While searching for arthropods in a forest near my home in southern Ontario Canada, I discovered a fishing spider (Dolomedes scriptus) under a slab of tree bark. Fishing spiders are common in wetlands where they feed on small aquatic animals, but they are also very common in temperate forests. The spider was in the process of producing an egg sac, so I decided to observe its behavior carefully without disturbance. I noticed it was spinning around in circles while also spinning webs, slowly constructing a silken disk that later turned into a hollow dish shape. At this point I decided to photograph the action, focusing on the separate silk threads coming out of the spider’s spinnerets. As I was watching the spider in its work, I couldn’t help noticing how similar the spinneret movements are to human fingers moving while weaving. I like that the photo shows the spider stretching the silk threads, right before incorporating them into the rest of the forming sac. After about an hour, the spider completed most of the sac and was getting ready to lay its eggs inside it, at which point I slowly moved the bark back in place and left the animal to its business. Spiders at the crucial stage of egg laying become stressed at the smallest disturbance and this can damage the embryos developing in the fresh eggs. I was happy with the photographs I got, and this was enough for me. There was no need to destroy the next generation of fishing spiders for the sake of obtaining more photos.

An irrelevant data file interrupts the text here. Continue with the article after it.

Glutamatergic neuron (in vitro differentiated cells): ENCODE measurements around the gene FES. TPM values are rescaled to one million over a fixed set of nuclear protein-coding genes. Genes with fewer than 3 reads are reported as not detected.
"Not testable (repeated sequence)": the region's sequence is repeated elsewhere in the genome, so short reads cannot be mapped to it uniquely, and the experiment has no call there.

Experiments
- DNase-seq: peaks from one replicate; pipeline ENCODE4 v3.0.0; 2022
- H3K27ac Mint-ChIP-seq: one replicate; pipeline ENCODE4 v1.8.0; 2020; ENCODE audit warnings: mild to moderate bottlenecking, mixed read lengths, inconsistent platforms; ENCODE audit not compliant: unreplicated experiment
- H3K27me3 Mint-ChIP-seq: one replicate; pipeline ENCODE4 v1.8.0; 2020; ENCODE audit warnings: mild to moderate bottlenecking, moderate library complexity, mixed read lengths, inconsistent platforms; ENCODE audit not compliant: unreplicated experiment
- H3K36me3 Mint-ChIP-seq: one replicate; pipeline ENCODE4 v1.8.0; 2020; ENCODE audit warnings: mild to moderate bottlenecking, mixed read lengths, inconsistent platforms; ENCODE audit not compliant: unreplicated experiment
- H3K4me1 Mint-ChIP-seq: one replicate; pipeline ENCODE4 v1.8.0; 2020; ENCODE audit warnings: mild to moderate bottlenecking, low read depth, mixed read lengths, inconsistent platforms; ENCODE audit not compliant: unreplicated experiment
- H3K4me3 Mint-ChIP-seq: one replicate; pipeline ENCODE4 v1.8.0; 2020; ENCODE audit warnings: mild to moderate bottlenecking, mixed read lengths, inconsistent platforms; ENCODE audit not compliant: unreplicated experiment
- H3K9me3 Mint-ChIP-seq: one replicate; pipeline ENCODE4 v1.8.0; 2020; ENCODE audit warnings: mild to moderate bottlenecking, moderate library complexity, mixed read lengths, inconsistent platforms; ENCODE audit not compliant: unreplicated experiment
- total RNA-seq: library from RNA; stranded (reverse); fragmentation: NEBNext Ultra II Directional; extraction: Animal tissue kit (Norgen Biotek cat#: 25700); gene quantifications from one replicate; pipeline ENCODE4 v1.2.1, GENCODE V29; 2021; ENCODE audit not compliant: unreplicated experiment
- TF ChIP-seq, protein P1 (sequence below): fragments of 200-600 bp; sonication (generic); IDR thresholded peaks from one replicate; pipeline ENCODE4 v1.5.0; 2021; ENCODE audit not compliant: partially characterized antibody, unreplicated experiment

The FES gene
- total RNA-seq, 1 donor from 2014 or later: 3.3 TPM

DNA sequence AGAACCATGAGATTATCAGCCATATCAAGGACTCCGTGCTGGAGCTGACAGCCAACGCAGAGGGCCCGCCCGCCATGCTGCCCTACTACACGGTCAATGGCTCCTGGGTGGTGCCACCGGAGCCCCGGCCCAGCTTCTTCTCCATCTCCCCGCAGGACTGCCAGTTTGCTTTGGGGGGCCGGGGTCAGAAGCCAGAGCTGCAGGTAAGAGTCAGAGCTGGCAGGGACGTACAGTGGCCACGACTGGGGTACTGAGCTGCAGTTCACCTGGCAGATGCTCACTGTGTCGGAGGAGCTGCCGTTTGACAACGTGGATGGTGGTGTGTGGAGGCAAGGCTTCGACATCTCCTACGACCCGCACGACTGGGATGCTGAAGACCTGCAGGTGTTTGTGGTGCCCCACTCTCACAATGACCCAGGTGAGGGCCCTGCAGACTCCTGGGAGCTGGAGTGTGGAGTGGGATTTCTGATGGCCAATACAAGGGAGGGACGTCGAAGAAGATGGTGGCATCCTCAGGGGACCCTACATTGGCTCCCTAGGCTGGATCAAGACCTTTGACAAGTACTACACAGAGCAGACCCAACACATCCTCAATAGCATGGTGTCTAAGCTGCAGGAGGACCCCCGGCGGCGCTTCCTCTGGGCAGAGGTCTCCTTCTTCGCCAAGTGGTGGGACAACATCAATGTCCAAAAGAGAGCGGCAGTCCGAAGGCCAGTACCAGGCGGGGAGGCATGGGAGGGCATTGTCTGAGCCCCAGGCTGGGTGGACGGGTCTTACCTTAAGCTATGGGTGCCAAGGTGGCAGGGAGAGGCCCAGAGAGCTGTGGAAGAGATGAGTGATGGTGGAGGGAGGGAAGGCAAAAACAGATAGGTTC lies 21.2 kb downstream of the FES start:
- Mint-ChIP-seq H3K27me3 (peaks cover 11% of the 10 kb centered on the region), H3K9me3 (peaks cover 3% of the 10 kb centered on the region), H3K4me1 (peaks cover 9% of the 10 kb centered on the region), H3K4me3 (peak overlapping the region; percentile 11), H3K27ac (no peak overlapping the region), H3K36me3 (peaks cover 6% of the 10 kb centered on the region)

Location: Mississauga, Ontario, Canada.
Technical specification: Canon EOS 7D; Laowa 100mm f2.8 lens; 1/100 sec at f10; ISO 100; Canon Macro Twin-Lite flash; custom made diffuser.